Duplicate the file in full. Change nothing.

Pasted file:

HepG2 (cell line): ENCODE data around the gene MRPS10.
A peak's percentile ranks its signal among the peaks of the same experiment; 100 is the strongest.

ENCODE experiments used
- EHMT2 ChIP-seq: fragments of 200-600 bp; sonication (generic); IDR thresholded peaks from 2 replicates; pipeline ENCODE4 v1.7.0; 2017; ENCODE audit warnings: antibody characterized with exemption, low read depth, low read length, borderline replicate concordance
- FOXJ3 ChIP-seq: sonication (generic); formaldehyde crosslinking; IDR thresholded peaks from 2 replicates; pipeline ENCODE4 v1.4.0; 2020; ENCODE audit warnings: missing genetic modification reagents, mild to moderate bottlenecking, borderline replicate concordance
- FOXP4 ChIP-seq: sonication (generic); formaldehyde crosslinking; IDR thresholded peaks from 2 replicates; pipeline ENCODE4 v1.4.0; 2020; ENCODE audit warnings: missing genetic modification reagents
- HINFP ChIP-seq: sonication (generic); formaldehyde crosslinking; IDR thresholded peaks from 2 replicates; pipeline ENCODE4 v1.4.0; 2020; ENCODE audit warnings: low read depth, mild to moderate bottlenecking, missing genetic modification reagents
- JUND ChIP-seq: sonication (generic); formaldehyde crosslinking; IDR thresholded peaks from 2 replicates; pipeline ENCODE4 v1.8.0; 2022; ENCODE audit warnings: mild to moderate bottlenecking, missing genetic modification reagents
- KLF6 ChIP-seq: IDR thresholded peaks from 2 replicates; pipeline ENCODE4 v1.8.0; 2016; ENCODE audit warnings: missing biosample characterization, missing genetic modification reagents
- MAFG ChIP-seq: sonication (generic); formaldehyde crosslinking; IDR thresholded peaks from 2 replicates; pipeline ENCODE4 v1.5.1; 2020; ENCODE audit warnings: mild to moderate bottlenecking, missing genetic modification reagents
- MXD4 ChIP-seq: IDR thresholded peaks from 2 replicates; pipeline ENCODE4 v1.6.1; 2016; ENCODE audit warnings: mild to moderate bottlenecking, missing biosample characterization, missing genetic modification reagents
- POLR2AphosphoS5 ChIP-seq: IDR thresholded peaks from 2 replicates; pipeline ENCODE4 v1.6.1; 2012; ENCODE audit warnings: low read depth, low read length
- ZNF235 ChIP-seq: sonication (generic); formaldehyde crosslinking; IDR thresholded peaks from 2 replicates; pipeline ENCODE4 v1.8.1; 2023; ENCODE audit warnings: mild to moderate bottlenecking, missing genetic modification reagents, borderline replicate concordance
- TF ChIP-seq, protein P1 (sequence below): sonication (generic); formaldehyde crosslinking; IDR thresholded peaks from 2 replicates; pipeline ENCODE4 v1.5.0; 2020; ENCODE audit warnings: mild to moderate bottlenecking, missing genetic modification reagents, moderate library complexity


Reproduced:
HepG2 (cell line): ENCODE data around the gene MRPS10.
A peak's percentile ranks its signal among the peaks of the same experiment; 100 is the strongest.

ENCODE experiments used
- EHMT2 ChIP-seq: fragments of 200-600 bp; sonication (generic); IDR thresholded peaks from 2 replicates; pipeline ENCODE4 v1.7.0; 2017; ENCODE audit warnings: antibody characterized with exemption, low read depth, low read length, borderline replicate concordance
- FOXJ3 ChIP-seq: sonication (generic); formaldehyde crosslinking; IDR thresholded peaks from 2 replicates; pipeline ENCODE4 v1.4.0; 2020; ENCODE audit warnings: missing genetic modification reagents, mild to moderate bottlenecking, borderline replicate concordance
- FOXP4 ChIP-seq: sonication (generic); formaldehyde crosslinking; IDR thresholded peaks from 2 replicates; pipeline ENCODE4 v1.4.0; 2020; ENCODE audit warnings: missing genetic modification reagents
- HINFP ChIP-seq: sonication (generic); formaldehyde crosslinking; IDR thresholded peaks from 2 replicates; pipeline ENCODE4 v1.4.0; 2020; ENCODE audit warnings: low read depth, mild to moderate bottlenecking, missing genetic modification reagents
- JUND ChIP-seq: sonication (generic); formaldehyde crosslinking; IDR thresholded peaks from 2 replicates; pipeline ENCODE4 v1.8.0; 2022; ENCODE audit warnings: mild to moderate bottlenecking, missing genetic modification reagents
- KLF6 ChIP-seq: IDR thresholded peaks from 2 replicates; pipeline ENCODE4 v1.8.0; 2016; ENCODE audit warnings: missing biosample characterization, missing genetic modification reagents
- MAFG ChIP-seq: sonication (generic); formaldehyde crosslinking; IDR thresholded peaks from 2 replicates; pipeline ENCODE4 v1.5.1; 2020; ENCODE audit warnings: mild to moderate bottlenecking, missing genetic modification reagents
- MXD4 ChIP-seq: IDR thresholded peaks from 2 replicates; pipeline ENCODE4 v1.6.1; 2016; ENCODE audit warnings: mild to moderate bottlenecking, missing biosample characterization, missing genetic modification reagents
- POLR2AphosphoS5 ChIP-seq: IDR thresholded peaks from 2 replicates; pipeline ENCODE4 v1.6.1; 2012; ENCODE audit warnings: low read depth, low read length
- ZNF235 ChIP-seq: sonication (generic); formaldehyde crosslinking; IDR thresholded peaks from 2 replicates; pipeline ENCODE4 v1.8.1; 2023; ENCODE audit warnings: mild to moderate bottlenecking, missing genetic modification reagents, borderline replicate concordance
- TF ChIP-seq, protein P1 (sequence below): sonication (generic); formaldehyde crosslinking; IDR thresholded peaks from 2 replicates; pipeline ENCODE4 v1.5.0; 2020; ENCODE audit warnings: mild to moderate bottlenecking, missing genetic modification reagents, moderate library complexity